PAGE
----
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“In the last 15 years that I’ve served as county executive, one of my initiatives was improving our parks—we have the first county park system in the country, but prior to me being in office, they were totally neglected,” said DiVincenzo. “We had 17 parks when we started. Now we have 23 parks and that’s something we’re all very proud of. To me, when you improve a park, it’s about a quality of life, it’s about economic development and it’s about improving property values.”

The county executive had a negative experience when holding a similar meeting nearly ten years ago, where many Livingston residents expressed concern about noise, drainage, traffic and losing the uniqueness of the park. Although some of these continue to be concerns, DiVincenzo assured residents that restaurants, housing and athletic facilities were not being considered in this project, and asked only they keep an open mind.

Local artist, Arts Council of Livingston member and 25-year Livingston resident Hugh Mahon said there are “so many things that come together at RHAP” and that this project is an “incredible opportunity.” Although he agreed that the park needs landscaping and the buildings need to be addressed, he asked that the county not change too much.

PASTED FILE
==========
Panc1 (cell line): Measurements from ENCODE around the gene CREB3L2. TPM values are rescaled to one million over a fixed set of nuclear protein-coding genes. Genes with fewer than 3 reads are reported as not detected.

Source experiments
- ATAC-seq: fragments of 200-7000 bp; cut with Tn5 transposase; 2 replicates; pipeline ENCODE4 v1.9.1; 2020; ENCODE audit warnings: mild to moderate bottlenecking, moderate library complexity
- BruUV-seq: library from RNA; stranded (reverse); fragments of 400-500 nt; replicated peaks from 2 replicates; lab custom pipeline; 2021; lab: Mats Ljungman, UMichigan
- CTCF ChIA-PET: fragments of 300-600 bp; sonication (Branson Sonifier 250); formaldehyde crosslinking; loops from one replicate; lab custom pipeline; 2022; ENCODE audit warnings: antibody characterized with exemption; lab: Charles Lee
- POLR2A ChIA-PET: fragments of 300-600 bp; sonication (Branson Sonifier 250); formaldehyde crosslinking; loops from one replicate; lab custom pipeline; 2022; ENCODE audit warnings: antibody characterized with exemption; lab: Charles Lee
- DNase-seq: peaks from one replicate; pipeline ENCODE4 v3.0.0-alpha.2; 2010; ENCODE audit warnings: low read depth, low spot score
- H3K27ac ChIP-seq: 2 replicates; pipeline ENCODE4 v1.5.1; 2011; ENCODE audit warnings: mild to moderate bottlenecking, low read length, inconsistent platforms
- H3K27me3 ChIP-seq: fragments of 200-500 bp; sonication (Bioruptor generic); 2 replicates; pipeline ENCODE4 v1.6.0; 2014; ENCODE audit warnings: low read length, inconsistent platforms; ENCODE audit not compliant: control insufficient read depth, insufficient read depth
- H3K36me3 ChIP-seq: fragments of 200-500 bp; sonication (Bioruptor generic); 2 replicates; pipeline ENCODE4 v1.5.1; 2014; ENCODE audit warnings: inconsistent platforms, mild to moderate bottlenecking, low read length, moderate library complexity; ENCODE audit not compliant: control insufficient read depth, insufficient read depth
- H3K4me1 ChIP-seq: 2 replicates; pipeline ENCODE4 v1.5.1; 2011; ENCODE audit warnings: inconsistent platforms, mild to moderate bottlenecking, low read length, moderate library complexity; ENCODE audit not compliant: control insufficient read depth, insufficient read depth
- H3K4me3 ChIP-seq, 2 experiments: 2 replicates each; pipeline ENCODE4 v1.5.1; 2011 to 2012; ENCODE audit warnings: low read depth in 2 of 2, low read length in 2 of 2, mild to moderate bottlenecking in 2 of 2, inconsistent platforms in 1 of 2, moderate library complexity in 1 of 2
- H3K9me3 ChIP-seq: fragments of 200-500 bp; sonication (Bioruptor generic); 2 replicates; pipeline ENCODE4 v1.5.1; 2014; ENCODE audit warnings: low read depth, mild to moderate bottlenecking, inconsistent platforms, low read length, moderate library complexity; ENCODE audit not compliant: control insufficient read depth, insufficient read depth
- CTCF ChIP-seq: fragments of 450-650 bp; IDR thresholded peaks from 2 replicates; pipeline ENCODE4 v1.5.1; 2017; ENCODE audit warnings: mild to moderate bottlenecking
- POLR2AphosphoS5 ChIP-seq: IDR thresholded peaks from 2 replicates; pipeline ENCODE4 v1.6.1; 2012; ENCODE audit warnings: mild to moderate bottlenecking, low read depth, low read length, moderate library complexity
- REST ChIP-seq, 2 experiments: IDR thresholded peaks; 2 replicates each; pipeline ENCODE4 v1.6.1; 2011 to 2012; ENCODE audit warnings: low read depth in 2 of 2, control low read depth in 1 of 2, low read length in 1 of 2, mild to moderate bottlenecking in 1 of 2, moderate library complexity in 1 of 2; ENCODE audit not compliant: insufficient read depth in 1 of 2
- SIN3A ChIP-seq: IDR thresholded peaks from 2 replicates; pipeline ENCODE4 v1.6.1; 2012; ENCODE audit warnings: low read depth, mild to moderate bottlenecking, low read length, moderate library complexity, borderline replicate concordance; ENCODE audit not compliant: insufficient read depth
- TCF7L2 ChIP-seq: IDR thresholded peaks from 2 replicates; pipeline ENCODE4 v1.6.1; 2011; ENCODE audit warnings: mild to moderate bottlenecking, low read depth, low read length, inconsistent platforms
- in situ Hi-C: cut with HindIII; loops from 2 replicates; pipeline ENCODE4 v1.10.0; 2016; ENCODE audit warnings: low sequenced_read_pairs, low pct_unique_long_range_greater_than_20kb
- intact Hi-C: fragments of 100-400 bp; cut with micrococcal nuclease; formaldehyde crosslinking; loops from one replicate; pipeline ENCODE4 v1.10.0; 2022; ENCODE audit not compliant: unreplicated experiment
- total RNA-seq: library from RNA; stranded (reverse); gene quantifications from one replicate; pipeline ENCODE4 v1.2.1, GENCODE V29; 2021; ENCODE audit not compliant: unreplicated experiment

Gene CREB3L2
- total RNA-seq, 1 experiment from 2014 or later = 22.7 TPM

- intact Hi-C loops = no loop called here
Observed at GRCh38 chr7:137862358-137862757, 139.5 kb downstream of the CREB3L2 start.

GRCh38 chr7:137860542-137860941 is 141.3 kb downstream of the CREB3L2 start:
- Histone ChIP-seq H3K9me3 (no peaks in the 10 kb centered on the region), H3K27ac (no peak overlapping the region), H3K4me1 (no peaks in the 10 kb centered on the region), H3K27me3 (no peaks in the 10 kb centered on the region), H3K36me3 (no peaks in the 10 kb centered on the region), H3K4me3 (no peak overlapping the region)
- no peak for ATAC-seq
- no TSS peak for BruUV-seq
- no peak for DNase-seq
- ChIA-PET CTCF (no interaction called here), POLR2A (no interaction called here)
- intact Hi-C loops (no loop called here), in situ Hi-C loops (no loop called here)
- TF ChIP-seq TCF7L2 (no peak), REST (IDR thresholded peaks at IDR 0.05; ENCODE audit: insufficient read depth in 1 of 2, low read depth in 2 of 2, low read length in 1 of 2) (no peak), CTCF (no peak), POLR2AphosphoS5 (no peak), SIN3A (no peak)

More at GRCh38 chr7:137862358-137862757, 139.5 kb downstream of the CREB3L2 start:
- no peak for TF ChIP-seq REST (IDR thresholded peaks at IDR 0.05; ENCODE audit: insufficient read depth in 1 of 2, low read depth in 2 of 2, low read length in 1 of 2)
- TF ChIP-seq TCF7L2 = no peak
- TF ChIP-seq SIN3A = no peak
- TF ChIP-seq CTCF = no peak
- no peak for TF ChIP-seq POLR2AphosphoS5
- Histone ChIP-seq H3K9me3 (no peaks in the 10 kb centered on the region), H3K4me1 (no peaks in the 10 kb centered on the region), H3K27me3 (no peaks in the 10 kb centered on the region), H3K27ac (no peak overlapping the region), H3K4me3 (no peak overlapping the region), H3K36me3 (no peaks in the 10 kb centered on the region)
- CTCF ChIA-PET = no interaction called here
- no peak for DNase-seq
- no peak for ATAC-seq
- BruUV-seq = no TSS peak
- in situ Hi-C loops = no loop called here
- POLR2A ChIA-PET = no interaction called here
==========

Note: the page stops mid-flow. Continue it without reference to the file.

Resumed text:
“That park, at this point, is unique,” he said. “It’s unique because of the art that’s created there, it’s unique because of its historical value, it’s a unique place for people to walk their dogs, and in order to enhance its uniqueness…they don’t need to be changed. You can put up cherry trees, you can make ponds, you can do all kinds of things, but this park is unique and the artists who work there bring uniqueness to Essex County. This has an incredible amount of opportunity for people to recreate, for artists to flourish [and] to bring business to a town like Livingston. We need to make this work, [but] don’t mess with its uniqueness.”

Other residents and artists said they were enthusiastic about having a place like this as a focal point in the area and were thrilled to see how many people came out on Thursday to express their interest in the project.